The obvious answer to me is to upgrade the Story Mode, and get it on the same level as the best of the competition. Tekken 5, Tekken 6, and Tekken 7 all had stories about the Mishima bloodline to tell (similarly to that new, good, Tekken anime), but these stories basically never felt like the main event – despite being the focus of both the merchandising and advertising for the brand for the duration of each entry’s time on store shelves.
Devil Within from Tekken 5 and Scenario Campaign from Tekken 6 both felt like half-step evolutions of the 2.5D Streets of Rage-style Tekken Force minigame from Tekken 3. Tekken 7, meanwhile, presented players with a distinctly low-budget Story Mode that split its attention between the “Mishima Saga” and a series of character vignettes. Each of these attempts at a campaign ultimately felt insubstantial, and none of them have ever made me want to go back for another go through, even now we know that the next Tekken game has been on the way.
It’s not that I’m not invested in the lore, even if I have had to do some work to absorb it, almost in spite of what the games actually seem to want. Tekken has never been shy about releasing media in other more narratively driven formats, and I’ve been there to enjoy it each and every time. I was there for the new anime show Tekken: Bloodline on Netflix the day it launched, and I was there when Titan Comics released a Tekken comic series a handful of years ago. Back in 1997, I watched (and rather liked) the anime film Tekken: The Motion Picture, and I even somehow managed to find a way to enjoy the live action Tekken film adaptation released in 2009. I know, there’s something wrong with me, right?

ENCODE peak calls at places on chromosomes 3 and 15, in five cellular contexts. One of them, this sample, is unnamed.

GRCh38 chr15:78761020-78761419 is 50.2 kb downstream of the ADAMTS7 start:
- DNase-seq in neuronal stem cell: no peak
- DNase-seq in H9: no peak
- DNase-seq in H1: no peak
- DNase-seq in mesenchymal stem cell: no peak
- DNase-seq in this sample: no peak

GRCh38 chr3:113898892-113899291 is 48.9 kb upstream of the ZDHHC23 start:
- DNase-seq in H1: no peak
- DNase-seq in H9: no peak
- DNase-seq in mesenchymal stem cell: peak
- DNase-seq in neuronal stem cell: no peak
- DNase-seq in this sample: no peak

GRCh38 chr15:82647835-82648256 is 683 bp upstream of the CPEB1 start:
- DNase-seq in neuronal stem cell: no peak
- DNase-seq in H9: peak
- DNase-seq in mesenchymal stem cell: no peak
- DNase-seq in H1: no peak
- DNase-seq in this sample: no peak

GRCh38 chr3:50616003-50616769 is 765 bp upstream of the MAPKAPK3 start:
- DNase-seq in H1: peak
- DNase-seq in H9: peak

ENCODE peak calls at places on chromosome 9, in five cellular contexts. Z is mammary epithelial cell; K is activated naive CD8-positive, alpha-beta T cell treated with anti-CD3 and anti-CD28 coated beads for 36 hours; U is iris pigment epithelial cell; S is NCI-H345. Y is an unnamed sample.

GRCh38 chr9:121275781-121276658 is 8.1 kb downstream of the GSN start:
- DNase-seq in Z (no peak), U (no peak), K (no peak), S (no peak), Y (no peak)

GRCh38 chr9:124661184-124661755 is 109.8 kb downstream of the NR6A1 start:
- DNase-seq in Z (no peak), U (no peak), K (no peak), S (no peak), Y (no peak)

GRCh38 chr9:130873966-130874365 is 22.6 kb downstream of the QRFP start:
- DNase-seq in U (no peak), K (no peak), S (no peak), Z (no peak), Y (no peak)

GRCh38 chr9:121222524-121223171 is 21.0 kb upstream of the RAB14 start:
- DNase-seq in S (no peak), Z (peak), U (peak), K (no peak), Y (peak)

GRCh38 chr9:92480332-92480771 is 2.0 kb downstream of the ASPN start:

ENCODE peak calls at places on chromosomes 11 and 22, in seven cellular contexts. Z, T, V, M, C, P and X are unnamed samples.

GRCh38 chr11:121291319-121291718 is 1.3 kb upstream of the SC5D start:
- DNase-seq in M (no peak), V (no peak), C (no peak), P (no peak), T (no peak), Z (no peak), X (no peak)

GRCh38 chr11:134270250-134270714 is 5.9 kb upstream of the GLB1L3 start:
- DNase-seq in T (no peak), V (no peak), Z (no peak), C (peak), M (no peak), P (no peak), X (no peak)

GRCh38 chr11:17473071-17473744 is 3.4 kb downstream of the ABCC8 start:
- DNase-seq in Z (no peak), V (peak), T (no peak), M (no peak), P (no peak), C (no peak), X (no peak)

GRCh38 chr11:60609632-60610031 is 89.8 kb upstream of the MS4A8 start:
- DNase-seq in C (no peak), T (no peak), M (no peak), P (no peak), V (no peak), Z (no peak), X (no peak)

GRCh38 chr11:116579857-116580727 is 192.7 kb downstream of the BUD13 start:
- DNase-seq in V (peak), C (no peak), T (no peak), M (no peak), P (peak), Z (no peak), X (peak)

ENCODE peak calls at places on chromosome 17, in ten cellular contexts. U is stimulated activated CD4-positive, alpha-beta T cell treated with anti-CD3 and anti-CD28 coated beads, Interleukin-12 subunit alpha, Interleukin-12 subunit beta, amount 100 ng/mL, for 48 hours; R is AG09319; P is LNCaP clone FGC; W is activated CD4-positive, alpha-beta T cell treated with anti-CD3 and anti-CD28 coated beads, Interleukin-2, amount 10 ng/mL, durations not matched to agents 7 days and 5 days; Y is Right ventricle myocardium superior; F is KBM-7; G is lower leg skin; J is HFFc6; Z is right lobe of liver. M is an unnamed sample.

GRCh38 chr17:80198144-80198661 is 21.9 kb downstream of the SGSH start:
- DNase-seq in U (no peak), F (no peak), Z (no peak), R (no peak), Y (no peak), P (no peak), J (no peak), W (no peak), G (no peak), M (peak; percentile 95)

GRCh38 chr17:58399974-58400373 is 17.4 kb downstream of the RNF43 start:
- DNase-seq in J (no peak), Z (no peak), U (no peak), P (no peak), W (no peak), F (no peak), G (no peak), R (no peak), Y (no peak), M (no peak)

I like the story as presented enough to know that Mishima characters like Tekken 5 big bad, Jinpachi, and Tekken 6 upstart, Lars Alexandersson, should have been huge revelations that shook the franchise and its dynamics. But I’ve played Tekken enough to know that thanks to the understated nature of the campaign modes, they just ended up feeling a bit flat and useless because they weren’t at the top of the tournament meta. And they weren’t Jin, Heihachi, or Kazuya.